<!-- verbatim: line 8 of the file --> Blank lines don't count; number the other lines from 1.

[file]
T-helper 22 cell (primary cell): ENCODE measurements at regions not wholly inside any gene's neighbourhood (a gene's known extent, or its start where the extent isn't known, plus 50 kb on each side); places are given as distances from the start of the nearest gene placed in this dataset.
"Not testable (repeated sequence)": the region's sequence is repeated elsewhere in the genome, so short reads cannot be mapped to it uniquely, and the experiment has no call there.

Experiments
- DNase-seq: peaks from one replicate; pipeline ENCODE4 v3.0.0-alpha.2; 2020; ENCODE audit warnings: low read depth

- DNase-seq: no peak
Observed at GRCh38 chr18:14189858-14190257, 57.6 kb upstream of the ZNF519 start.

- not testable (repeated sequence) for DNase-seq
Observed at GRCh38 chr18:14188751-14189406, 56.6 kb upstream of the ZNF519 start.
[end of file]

Observed at GRCh38 chr18:14188751-14189406, 56.6 kb upstream of the ZNF519 start.